Monday, 19 March 2012

Ina Boyle: The Magic Harp: Rhapsody for Orchestra

I recently reviewed the new Dutton Epoch CD (CDLX 7276 ) of Dan Godfrey Encores. One of the treats on this disc was Ina Boyle’s ‘The Magic Harp’: Rhapsody for Orchestra.  The work was given its first performance on 16 December 1920 with Sir Dan Godfrey conducting.  It was played a number of times in succeeding years.
Ina Boyle (1889-1967) was a pupil of Ralph Vaughan Williams and this is reflected in this stunningly beautiful work. The Rhapsody received a Carnegie Award in 1919 and then taken up by Dan Godfrey in the following year. It proudly stands alongside Stanford’s Irish Rhapsodies and Hamilton Harty’s With the Wild Geese, for evoking the mood of the Emerald Isle. This magical piece achieves its success by eschewing the sentimentality of the Moore’s Irish Melodies but manages to create a mood that evokes history, myth and landscape. It is a masterpiece.

The other day, I found a programme note for the work in the Bournemouth Library: it is worth posting here.
‘The Rhapsody is based on the following note by Eva Gore-Booth [1] to her poem ‘The Harper’s Song of the Seasons.’  The Durd Alba (the wind among the apple trees) was the magical harp of the ancient gods of Ireland. It had three strings – the iron string of sleep, the bronze string of laughter, and the silver string, the sound of which made all men weep. These three strings were supposed to evoke the three seasons into which the year was then divided.’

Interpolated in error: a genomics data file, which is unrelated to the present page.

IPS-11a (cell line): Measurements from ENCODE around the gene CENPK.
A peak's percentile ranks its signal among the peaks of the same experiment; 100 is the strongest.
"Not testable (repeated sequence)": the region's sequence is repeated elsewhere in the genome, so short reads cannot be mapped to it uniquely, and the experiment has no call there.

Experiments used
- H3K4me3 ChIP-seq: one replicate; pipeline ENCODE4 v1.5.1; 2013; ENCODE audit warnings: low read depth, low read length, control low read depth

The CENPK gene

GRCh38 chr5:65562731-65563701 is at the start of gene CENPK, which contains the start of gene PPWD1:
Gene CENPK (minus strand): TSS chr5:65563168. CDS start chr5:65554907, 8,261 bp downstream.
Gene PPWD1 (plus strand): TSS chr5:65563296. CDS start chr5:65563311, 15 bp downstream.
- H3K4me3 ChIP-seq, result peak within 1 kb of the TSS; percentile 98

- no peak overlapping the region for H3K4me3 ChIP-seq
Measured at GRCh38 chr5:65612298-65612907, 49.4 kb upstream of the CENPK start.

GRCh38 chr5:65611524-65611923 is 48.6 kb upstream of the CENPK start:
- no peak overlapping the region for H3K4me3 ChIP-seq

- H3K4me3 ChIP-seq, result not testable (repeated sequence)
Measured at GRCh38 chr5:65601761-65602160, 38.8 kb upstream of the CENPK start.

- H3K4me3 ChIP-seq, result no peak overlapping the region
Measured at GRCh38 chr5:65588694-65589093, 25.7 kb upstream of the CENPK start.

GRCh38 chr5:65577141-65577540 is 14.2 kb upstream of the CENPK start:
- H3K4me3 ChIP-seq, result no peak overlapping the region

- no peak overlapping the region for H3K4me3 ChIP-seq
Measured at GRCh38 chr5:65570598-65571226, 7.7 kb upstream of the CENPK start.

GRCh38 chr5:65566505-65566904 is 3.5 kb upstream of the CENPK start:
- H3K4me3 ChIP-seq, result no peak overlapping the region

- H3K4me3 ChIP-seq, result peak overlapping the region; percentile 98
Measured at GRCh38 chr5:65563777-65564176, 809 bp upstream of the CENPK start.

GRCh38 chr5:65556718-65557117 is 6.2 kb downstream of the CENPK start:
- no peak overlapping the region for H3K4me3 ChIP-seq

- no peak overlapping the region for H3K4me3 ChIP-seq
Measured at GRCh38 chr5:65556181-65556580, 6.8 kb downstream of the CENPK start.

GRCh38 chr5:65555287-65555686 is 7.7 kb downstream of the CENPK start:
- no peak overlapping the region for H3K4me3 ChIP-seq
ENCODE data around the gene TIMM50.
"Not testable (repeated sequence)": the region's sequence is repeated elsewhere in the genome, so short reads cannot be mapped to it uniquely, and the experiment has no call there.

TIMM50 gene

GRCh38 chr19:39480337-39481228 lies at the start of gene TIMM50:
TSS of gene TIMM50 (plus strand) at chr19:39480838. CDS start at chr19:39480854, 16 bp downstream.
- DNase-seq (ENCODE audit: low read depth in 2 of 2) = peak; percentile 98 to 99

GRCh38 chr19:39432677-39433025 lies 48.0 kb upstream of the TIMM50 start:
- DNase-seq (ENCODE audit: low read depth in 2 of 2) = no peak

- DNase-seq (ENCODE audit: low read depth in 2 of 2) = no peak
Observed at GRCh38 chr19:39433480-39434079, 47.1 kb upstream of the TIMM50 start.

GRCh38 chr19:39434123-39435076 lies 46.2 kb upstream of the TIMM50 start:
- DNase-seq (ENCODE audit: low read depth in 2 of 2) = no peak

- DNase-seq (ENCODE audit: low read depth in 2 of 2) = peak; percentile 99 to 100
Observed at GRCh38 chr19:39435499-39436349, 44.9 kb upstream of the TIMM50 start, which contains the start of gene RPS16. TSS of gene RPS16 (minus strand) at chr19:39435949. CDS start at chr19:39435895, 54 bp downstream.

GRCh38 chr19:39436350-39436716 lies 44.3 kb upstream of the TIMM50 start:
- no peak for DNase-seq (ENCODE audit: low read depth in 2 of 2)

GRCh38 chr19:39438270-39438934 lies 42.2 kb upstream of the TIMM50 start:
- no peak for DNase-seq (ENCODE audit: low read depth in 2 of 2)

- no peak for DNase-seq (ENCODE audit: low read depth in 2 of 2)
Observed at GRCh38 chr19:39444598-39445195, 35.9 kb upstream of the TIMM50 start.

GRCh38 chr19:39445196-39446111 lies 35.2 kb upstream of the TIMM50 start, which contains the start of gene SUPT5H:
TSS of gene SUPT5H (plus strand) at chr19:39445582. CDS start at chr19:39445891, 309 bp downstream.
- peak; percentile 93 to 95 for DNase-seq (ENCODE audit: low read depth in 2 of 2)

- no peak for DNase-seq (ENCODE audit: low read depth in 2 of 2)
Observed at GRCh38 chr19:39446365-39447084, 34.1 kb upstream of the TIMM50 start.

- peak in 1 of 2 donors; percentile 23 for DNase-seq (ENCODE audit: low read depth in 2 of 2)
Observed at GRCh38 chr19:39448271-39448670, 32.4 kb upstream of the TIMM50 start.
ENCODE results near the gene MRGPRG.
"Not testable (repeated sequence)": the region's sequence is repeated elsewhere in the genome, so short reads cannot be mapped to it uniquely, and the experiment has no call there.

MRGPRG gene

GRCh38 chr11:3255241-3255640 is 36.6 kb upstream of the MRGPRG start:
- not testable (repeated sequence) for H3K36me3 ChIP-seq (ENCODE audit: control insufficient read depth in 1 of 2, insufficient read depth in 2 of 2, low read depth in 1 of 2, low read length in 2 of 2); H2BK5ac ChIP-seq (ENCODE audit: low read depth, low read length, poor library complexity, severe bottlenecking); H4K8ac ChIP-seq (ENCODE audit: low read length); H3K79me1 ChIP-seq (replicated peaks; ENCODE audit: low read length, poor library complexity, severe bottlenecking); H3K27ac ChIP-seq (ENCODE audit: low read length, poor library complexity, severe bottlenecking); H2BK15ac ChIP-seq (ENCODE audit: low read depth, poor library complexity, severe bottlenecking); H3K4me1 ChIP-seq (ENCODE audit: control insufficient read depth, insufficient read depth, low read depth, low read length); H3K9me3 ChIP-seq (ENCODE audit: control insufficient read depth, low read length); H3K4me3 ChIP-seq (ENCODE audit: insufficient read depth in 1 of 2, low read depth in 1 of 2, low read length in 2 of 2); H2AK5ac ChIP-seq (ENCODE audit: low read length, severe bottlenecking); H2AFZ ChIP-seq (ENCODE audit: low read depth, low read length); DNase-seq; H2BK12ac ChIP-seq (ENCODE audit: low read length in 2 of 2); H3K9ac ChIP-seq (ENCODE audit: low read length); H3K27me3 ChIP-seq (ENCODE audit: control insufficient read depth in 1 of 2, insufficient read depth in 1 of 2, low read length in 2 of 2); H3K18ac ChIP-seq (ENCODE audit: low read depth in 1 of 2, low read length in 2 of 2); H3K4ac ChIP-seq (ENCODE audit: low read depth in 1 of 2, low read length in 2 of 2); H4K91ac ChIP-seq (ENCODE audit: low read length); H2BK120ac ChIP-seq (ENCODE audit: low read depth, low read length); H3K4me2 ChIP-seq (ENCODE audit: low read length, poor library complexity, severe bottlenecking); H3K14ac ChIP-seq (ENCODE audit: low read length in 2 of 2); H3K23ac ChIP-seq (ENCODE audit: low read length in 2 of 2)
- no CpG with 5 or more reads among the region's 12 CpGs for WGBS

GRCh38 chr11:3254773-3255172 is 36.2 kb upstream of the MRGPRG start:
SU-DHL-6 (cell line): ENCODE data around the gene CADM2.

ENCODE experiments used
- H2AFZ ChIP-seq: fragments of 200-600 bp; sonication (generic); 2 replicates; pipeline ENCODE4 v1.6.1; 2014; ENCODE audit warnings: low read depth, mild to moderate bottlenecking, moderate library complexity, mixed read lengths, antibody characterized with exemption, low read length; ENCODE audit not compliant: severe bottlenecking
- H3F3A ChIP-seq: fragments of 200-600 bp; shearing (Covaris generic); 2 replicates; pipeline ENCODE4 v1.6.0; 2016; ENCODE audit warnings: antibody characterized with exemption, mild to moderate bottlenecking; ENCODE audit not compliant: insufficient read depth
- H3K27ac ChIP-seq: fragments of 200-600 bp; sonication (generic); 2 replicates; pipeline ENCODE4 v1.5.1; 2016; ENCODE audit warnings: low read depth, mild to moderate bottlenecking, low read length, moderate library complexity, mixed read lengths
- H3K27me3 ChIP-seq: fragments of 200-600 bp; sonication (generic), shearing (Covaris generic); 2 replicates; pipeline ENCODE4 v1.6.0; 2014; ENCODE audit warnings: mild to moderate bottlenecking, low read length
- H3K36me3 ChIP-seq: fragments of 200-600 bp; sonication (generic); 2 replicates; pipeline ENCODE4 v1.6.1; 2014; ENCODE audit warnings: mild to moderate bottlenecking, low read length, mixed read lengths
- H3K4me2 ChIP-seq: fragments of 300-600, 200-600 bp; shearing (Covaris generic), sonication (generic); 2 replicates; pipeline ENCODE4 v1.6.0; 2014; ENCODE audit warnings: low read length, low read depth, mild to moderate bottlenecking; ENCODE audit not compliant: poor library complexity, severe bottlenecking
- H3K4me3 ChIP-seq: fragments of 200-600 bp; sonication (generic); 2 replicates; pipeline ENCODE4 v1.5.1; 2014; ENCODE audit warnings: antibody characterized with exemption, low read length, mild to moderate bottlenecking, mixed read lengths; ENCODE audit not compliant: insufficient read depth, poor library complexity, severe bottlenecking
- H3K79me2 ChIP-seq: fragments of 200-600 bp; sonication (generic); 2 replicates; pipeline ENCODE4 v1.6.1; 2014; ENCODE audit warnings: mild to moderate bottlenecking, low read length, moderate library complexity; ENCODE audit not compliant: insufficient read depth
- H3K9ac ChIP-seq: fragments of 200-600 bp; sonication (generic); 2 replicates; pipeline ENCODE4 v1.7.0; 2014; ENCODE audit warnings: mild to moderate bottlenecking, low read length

After a short introduction, consisting of the ‘Magic Harp’ motif, followed by fragments of themes to be used later, comes the first of the three chief sections of the work, ‘molto lento e sostenuto’[2], descriptive of the frozen sleep of the earth in winter. The theme is given by the lower strings. – later brief phrases of flute and oboe suggest a gleam of wintry light, which quickly fades away. This is followed by an episode, ‘pui mosso’[3], leading to the second section, allegro leggiero e animato [4], illustrative of the gradual awakening of earth, the bursting forth of bud and blossom, and the light winds of summer. After a central portion, ‘meno mosso tranquillo’[5], the solo woodwind against a background of harp and sustained strings, the allegro is resumed working to a climax. This is interrupted when at its height by the ‘Magic Harp’ motif, the allegro is broken off, and the music dies down, leading, after a pause to the third section, ‘adagio ma non troppo’, and a lament for the fragile and fleeting loveliness of spring. A repetition of the ‘Harp’ motif brings the rhapsody to an end’.
Ina Boyle’s The Magic Harp: Rhapsody for Orchestra can be heard on YouTube

I have given the English terms for the musical directions. I had an email from somebody telling me that I must not assume everyone understands the terminology!
[1] Eva Selina Laura Gore-Booth (1870-1926) was an Irish poet and dramatist, and a committed suffragist, social worker and labour activist. (Wikipedia)
[2] Very slow and smoothly
[3] Faster
[4] Fast, lightly and lively
[5] Slower and calmly
[6] Slow but not too slowly!

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